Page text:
Alcohol can not only worsen pre-existing symptoms of anxiety but be a cause of anxiety. Many people will drink alcohol to relieve symptoms of anxiety, which can lead to alcohol abuse and alcohol use disorder.
Abusing alcohol frequently can affect your ability to respond to stressors in a healthy way, which can contribute to anxious feelings.
It’s important to note that drinking alcohol does not cure anxiety – and it often makes anxiety worse in the long term. Alcohol affects the amygdala – the part of your brain that regulates negative emotions. Studies have found abnormalities in the amygdala in those with alcohol use disorder.
It’s not just consuming alcohol that can impact your health – withdrawing from alcohol can impact your mental health too.
You may feel on edge and experience intense anxiety symptoms throughout your recovery journey. You may also experience changes in mood – mood swings and feelings of depression.
In most cases, these feelings will begin to subside over time – however, some of these symptoms can persist for longer. Often, this depends on the severity of your addiction.
The thought of breaking your sobriety can be scary, especially during the early stages of recovery. It’s natural to feel anxious about relapsing – after all, you have worked hard towards your sobriety, and you don’t want all the work to be for nothing.
However, there are some methods that can help to minimise this fear. From attending therapy to joining support groups, read on for some helpful tips on how you can overcome the fear of relapsing.
Addiction therapy is an integral part of addiction recovery. Whether you’re recovering from alcohol addiction in an inpatient rehab facility or as an outpatient, it’s important that you explore the therapy options available to you.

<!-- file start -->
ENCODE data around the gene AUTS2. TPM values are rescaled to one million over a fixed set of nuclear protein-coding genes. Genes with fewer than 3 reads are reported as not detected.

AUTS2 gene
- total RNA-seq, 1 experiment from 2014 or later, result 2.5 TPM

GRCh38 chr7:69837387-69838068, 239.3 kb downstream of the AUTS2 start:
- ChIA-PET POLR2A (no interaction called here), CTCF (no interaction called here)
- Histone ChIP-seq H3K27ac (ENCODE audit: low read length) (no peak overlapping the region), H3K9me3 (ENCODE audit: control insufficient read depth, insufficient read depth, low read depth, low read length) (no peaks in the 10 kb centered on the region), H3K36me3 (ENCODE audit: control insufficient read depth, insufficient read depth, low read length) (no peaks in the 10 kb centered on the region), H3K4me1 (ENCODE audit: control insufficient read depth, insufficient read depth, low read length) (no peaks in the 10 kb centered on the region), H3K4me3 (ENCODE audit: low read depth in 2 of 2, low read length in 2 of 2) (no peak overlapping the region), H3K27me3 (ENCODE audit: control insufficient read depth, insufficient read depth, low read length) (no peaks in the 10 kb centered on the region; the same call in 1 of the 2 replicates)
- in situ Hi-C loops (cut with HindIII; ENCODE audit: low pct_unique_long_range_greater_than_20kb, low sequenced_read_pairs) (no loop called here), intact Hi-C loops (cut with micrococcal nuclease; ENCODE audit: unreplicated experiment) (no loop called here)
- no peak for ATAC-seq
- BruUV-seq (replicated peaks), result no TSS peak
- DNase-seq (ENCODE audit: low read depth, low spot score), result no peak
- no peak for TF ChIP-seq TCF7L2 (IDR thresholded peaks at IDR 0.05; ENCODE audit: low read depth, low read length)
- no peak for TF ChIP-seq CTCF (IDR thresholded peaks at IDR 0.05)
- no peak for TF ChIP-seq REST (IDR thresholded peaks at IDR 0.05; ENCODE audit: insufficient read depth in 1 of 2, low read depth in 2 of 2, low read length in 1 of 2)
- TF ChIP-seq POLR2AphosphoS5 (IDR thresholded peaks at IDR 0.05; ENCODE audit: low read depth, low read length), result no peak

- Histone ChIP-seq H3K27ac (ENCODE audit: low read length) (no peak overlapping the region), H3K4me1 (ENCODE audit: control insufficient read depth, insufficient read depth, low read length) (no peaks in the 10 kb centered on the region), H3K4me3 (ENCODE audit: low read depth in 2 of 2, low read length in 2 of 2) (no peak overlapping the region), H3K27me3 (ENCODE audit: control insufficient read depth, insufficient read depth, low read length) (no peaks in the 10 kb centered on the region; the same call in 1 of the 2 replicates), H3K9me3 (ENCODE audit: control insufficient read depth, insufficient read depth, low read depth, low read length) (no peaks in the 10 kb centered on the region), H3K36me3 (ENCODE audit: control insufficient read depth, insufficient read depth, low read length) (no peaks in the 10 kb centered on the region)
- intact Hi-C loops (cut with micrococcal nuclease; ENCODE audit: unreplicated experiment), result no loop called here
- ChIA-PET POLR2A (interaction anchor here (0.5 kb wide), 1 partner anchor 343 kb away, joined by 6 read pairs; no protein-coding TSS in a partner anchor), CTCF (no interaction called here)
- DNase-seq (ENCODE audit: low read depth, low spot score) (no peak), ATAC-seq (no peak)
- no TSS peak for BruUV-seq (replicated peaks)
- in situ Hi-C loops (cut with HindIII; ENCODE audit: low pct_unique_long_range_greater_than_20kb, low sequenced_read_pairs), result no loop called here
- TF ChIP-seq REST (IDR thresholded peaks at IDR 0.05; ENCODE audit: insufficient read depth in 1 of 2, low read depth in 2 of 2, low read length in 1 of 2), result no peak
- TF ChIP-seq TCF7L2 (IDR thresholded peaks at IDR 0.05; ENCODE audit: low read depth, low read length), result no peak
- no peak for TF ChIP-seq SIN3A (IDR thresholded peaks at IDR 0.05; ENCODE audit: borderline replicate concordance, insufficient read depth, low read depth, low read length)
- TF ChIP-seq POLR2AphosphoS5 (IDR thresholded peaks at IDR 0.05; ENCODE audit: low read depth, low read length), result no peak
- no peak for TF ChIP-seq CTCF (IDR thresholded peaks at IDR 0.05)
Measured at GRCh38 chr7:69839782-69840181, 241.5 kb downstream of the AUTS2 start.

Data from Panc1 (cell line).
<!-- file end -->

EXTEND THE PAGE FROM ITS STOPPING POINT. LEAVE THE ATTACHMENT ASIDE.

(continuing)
There are numerous benefits of alcohol addiction therapy. For example, therapy can improve your mental health if you have dual diagnosis.
Dual diagnosis is when you have a mental health condition – for example, depression, bipolar disorder, or generalised anxiety disorder – and addiction, coexisting.
Therapy in rehab can also help to ease anxiety symptoms. For example, counselling can give you a safe space to discuss your fear of alcohol relapse and can support you if you do relapse.
CBT (cognitive behavioural therapy) can teach you effective coping strategies that can equip you during your recovery, minimising the risk of relapse. This can put your mind at ease, knowing that you have strategies in place that can help to prevent you from relapsing.
Talking therapies can teach you more about yourself and your addiction – you may gain a further understanding of your addiction triggers as well as any root causes of your addiction. Ultimately, this can help to minimise the fear of relapsing.
Secondary treatment refers to ongoing support after you have completed primary treatment – for example, rehab. It’s essential that you have support when recovering from addiction, whether it be in the form of friends, family, addiction specialists or medical professionals.
Some forms of secondary care can include telephone support, online support, or attending classes or support groups.
Also known as aftercare, secondary treatment can ease the transition from rehab to recovery – which ultimately, can help to prevent relapse. You may be more likely to relapse shortly after leaving rehab, which is why this time is crucial.
You may wish to speak to an independent alcohol advice charity – they can provide you with support in times of crisis, and support you if you are struggling.
The 12-step program has helped those in alcohol addiction recovery since 1935 when Alcoholics Anonymous was founded.
There are over two million members of AA around the world, and the group is open to anyone that wishes to overcome their alcohol addiction, or simply gain control over their alcohol consumption.
Unlike some other support groups, Alcoholics Anonymous promotes total abstinence from alcohol. You may have a preconception that AA is a cult – however, it has been shown to help countless people in addiction recovery.
Although there are religious overtones to the group, you don’t have to believe in one ‘God’ to be a member. You simply have to understand or believe that there is a ‘higher power’.